Thermal Degradation and Ignition Point
When the temperature of dry wood is raised above 212° F (100° C) a slow exothermic decomposition takes place. This degradation involves the loss of carbon dioxide and volatile materials such as extractives, in the form of gases or vapors. The rate depends upon temperature and air circulation.
The thermal degradation and ignition point of wood and plywood may be generalized by the following:
230° to 302° F (110° C to 150° C): The wood will char over time with the formation of charcoal. If the heat is not dissipated there is some possibility of spontaneous combustion. Examples of the thermal degradation of maple blocks are: 1050 days at 225° F (107° C): 10 percent loss in weight and slight discoloration. 1235 days at 248° F (120° C): 30 percent weight loss and a chocolate color. 320 days at 284° F (140° C): 60 percent weight loss and charcoal appearance. 302° to 392° F (150° to 200° C): Charring takes place at a somewhat greater rate. If the heat source is close to the wood, the surface temperature may be higher than the temperature of the surrounding air due to radiant heating. Gases released at these temperatures are not readily ignited by an outside flame source. A greater chance for spontaneous combustion is present if the heat is not dissipated. In tests, after 165 days at 302° F (150° C) maple blocks showed a 60 percent weight loss, and the samples had the appearance of charcoal. 392° to 536° F (200° to 280° C): The formation of charcoal takes place at a rapid rate. Spontaneous combustion is probable. 536° F (280° C) and greater: Spontaneous combustion will occur in a short period of time. A number of attempts have been made to measure a definite ignition temperature of wood, with little success. A specific temperature is hard to define because there are so many contributing factors, such as size and shape of the material, air circulation, rate of heating, moisture content of the wood and so on. Estimates range from 510° to 932° F (270° to 500° C), but no value should be accepted as an absolute.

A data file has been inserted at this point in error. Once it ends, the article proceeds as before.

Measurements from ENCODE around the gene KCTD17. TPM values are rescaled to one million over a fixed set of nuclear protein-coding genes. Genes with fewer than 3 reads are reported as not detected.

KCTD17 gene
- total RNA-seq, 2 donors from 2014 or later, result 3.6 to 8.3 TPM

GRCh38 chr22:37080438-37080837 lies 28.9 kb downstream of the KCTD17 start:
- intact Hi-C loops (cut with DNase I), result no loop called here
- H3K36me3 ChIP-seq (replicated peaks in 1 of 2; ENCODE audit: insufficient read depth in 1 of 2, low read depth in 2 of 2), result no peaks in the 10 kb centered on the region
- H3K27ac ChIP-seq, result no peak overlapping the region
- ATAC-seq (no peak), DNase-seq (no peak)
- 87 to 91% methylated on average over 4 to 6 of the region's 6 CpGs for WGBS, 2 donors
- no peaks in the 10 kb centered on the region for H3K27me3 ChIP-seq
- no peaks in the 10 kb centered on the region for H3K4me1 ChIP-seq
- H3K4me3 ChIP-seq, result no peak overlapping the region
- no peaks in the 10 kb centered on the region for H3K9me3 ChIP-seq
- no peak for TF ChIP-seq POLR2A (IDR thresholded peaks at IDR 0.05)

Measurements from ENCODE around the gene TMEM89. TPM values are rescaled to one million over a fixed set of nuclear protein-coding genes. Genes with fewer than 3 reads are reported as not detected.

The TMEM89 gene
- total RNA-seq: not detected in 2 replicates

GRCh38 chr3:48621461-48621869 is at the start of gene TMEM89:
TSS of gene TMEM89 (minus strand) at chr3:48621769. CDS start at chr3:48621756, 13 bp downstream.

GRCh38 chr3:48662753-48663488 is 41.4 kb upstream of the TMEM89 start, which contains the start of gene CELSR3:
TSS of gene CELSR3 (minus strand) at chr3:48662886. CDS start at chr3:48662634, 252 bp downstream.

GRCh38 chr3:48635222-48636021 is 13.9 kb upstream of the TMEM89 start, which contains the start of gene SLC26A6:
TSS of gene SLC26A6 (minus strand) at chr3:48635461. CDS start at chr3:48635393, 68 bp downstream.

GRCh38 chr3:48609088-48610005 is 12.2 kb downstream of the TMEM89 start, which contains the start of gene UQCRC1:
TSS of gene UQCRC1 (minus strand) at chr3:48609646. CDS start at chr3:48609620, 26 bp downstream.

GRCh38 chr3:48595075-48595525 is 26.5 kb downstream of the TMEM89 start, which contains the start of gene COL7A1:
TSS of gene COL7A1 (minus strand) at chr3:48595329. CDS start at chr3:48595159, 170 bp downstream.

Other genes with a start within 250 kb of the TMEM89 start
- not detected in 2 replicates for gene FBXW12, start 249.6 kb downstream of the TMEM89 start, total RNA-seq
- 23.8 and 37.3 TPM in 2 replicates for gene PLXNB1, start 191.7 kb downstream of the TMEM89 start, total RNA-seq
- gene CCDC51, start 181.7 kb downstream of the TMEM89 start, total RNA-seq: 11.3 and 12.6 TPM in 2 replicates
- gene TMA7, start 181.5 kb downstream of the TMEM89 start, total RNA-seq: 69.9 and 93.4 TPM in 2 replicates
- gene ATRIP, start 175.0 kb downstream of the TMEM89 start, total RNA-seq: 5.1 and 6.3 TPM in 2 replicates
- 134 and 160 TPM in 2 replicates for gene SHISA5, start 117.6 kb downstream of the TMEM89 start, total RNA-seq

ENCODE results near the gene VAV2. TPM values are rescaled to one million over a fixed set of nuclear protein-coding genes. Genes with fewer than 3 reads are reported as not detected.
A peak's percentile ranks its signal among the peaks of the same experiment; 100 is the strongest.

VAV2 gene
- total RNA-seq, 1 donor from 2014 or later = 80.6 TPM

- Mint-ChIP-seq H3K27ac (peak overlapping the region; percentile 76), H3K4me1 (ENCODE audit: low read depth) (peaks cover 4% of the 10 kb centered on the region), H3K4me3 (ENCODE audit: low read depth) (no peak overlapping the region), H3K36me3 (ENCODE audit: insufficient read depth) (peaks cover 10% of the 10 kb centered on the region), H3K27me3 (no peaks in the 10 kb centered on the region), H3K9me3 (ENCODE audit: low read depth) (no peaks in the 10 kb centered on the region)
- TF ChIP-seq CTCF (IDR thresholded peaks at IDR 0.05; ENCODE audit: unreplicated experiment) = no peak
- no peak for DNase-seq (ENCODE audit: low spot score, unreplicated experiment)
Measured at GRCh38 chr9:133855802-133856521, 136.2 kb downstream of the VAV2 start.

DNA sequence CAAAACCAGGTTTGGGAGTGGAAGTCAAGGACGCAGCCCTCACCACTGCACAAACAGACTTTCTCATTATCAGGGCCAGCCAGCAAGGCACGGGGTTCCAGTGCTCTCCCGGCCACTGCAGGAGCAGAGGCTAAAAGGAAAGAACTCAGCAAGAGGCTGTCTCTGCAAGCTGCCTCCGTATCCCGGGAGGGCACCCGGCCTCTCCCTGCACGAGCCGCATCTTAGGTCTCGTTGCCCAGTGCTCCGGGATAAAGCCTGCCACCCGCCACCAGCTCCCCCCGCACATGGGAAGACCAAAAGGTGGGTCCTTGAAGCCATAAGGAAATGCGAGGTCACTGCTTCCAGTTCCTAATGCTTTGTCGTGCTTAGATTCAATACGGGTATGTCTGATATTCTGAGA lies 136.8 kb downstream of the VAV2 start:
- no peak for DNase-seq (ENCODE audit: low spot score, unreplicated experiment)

Investigations of wood in low temperatures, down to -300° F (-184° C), have shown mechanical strength increases. The increase is up to three times the property measured at room temperature, depending on the strength property and moisture content. This increase is consistent with other materials that exhibit increased resistance to changes in form as the temperature drops. Cycling of freezing and thawing do not seem to affect the properties of the wood itself, but may reduce the strength of some fastenings by as much as 10 percent.
In practical applications of wood products, the increase in strength due to exposure to subnormal temperature will tend to offset strength losses caused by other factors. With regard to glue performance, studies have shown that the joint strength of plywood made with phenolic, urea and casein glues is not affected by a temperature of -68° F (-56° C).
On the basis of available test information, published stresses for plywood are considered applicable at temperatures down to -300° F (-184° C).
Plywood has been successfully used as part of an insulation jacket for ship hulls transporting liquid natural gas (LNG). This gas is maintained in the liquid state at approximately -250° F (-157° C). The plywood is used in conjunction with insulating foam, and it reaches a service temperature of approximately -150° F (-101° C). Design engineers are well satisfied with the plywood performance for this purpose.
For more information on wood structural panels' thermal properties, consult ICC Evaluation Service ICC-ES Evaluation Report ESR-2586, and APA Performance-Rated Wood Structural Panels as Thermal Barriers, Form TT-060.
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